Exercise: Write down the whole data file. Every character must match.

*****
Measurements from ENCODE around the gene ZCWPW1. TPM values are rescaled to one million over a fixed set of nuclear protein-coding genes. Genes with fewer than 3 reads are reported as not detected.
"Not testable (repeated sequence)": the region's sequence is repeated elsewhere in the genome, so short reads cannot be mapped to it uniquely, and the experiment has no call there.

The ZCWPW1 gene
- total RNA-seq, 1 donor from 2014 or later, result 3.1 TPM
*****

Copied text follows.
Measurements from ENCODE around the gene ZCWPW1. TPM values are rescaled to one million over a fixed set of nuclear protein-coding genes. Genes with fewer than 3 reads are reported as not detected.
"Not testable (repeated sequence)": the region's sequence is repeated elsewhere in the genome, so short reads cannot be mapped to it uniquely, and the experiment has no call there.

The ZCWPW1 gene
- total RNA-seq, 1 donor from 2014 or later, result 3.1 TPM